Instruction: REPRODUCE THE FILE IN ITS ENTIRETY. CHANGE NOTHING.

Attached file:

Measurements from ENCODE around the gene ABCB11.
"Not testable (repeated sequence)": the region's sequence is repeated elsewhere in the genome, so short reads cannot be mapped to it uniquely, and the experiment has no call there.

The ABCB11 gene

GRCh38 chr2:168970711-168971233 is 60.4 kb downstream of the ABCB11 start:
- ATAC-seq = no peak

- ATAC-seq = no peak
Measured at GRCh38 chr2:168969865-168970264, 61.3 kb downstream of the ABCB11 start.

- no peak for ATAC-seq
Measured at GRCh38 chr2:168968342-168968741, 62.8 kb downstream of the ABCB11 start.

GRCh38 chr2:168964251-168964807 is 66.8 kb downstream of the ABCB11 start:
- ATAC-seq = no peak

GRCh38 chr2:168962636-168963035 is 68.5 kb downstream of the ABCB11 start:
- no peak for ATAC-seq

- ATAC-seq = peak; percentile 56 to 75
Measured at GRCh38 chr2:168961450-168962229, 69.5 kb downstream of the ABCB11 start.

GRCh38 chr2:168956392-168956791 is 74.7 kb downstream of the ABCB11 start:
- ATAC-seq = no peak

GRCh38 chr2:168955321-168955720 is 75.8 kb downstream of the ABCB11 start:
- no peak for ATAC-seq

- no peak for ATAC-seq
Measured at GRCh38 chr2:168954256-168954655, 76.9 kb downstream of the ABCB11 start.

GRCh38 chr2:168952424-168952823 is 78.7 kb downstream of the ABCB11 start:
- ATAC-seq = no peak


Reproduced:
Measurements from ENCODE around the gene ABCB11.
"Not testable (repeated sequence)": the region's sequence is repeated elsewhere in the genome, so short reads cannot be mapped to it uniquely, and the experiment has no call there.

The ABCB11 gene

GRCh38 chr2:168970711-168971233 is 60.4 kb downstream of the ABCB11 start:
- ATAC-seq = no peak

- ATAC-seq = no peak
Measured at GRCh38 chr2:168969865-168970264, 61.3 kb downstream of the ABCB11 start.

- no peak for ATAC-seq
Measured at GRCh38 chr2:168968342-168968741, 62.8 kb downstream of the ABCB11 start.

GRCh38 chr2:168964251-168964807 is 66.8 kb downstream of the ABCB11 start:
- ATAC-seq = no peak

GRCh38 chr2:168962636-168963035 is 68.5 kb downstream of the ABCB11 start:
- no peak for ATAC-seq

- ATAC-seq = peak; percentile 56 to 75
Measured at GRCh38 chr2:168961450-168962229, 69.5 kb downstream of the ABCB11 start.

GRCh38 chr2:168956392-168956791 is 74.7 kb downstream of the ABCB11 start:
- ATAC-seq = no peak

GRCh38 chr2:168955321-168955720 is 75.8 kb downstream of the ABCB11 start:
- no peak for ATAC-seq

- no peak for ATAC-seq
Measured at GRCh38 chr2:168954256-168954655, 76.9 kb downstream of the ABCB11 start.

GRCh38 chr2:168952424-168952823 is 78.7 kb downstream of the ABCB11 start:
- ATAC-seq = no peak